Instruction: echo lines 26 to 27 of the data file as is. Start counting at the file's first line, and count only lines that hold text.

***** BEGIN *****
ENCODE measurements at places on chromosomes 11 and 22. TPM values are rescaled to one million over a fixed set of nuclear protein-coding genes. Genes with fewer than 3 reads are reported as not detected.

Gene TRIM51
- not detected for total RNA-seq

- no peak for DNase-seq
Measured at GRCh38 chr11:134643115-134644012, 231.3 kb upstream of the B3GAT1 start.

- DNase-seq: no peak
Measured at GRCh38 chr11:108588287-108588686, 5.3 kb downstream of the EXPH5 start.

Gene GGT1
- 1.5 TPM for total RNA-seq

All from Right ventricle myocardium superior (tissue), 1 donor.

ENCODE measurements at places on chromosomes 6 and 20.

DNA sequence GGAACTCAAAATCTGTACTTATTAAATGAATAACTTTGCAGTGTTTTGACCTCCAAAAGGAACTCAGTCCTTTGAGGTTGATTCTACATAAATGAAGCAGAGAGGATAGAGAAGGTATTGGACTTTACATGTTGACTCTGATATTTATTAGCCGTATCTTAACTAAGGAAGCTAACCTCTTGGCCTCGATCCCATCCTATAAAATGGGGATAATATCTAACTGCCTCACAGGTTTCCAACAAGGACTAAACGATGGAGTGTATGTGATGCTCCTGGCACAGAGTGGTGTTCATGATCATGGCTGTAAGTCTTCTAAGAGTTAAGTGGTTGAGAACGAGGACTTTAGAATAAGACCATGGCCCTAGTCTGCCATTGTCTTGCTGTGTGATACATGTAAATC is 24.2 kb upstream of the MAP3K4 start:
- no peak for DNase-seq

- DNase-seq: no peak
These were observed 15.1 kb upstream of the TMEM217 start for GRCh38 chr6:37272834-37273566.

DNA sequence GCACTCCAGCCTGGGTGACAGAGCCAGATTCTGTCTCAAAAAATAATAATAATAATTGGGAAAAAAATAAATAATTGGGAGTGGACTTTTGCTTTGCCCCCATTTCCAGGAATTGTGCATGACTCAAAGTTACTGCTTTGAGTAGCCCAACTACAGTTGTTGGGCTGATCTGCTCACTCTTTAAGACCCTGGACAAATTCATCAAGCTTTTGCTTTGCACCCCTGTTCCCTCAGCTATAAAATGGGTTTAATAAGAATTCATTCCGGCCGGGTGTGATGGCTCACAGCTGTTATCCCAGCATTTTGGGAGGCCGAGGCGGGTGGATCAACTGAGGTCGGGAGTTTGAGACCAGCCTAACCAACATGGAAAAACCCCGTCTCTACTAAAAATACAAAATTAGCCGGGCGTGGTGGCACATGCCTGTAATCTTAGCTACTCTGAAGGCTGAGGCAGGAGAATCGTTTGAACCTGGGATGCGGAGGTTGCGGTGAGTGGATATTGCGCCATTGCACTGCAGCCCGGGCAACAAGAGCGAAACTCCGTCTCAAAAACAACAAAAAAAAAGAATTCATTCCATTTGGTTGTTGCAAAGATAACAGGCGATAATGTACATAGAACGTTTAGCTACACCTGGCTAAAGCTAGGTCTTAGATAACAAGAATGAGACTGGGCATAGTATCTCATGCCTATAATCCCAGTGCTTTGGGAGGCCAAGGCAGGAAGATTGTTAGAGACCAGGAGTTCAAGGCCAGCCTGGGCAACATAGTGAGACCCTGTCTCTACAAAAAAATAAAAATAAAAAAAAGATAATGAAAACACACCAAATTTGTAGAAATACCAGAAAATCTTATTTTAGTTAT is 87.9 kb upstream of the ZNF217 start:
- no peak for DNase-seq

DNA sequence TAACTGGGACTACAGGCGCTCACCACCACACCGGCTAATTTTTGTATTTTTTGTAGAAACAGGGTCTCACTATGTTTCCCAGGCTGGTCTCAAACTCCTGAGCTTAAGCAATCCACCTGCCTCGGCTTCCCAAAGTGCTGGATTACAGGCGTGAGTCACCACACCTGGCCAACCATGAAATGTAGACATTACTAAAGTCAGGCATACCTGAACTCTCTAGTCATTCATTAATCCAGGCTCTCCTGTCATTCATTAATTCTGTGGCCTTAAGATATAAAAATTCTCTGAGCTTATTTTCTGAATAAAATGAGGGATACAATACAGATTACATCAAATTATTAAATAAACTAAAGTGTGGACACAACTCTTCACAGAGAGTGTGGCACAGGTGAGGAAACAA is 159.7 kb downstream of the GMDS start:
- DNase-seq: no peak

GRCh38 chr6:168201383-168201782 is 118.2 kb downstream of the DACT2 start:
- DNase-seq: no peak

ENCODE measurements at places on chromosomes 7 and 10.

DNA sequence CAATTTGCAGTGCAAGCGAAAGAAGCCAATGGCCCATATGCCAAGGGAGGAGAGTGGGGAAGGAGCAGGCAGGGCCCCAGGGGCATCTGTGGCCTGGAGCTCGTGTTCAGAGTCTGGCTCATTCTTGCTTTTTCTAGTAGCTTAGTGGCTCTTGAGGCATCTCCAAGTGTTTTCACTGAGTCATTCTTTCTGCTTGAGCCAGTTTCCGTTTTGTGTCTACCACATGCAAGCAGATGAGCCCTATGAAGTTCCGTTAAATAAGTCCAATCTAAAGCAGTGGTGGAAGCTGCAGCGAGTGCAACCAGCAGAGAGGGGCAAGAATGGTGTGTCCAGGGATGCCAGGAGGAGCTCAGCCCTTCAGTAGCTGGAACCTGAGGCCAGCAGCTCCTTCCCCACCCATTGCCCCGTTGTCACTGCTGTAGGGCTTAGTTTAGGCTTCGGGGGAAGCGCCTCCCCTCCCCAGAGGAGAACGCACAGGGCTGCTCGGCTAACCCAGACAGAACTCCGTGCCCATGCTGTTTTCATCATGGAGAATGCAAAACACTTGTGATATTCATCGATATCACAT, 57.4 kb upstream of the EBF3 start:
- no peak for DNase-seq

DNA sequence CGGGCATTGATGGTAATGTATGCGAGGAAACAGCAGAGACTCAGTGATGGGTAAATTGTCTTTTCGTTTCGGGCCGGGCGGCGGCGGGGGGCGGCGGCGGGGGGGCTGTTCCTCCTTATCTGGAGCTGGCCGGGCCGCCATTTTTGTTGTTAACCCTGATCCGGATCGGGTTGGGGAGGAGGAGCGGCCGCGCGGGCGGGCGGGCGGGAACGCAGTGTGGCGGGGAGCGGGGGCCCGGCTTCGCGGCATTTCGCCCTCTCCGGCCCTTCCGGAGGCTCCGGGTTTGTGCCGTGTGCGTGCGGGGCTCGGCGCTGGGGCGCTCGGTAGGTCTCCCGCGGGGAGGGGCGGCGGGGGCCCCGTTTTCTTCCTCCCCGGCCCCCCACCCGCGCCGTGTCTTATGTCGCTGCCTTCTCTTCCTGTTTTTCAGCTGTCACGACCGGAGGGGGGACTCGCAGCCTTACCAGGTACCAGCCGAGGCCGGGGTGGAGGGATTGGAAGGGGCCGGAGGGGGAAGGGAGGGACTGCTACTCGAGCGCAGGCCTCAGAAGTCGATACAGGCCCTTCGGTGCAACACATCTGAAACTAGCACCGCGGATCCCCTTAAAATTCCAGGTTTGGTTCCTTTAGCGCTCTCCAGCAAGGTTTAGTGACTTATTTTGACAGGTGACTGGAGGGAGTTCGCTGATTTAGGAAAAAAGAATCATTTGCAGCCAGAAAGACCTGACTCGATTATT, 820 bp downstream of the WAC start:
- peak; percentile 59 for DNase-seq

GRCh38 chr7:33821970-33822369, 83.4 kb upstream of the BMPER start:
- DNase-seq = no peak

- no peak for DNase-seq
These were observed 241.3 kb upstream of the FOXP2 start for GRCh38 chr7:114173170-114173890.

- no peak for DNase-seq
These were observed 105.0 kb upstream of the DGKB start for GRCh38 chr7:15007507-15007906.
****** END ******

- peak; percentile 59 for DNase-seq

GRCh38 chr7:33821970-33822369, 83.4 kb upstream of the BMPER start: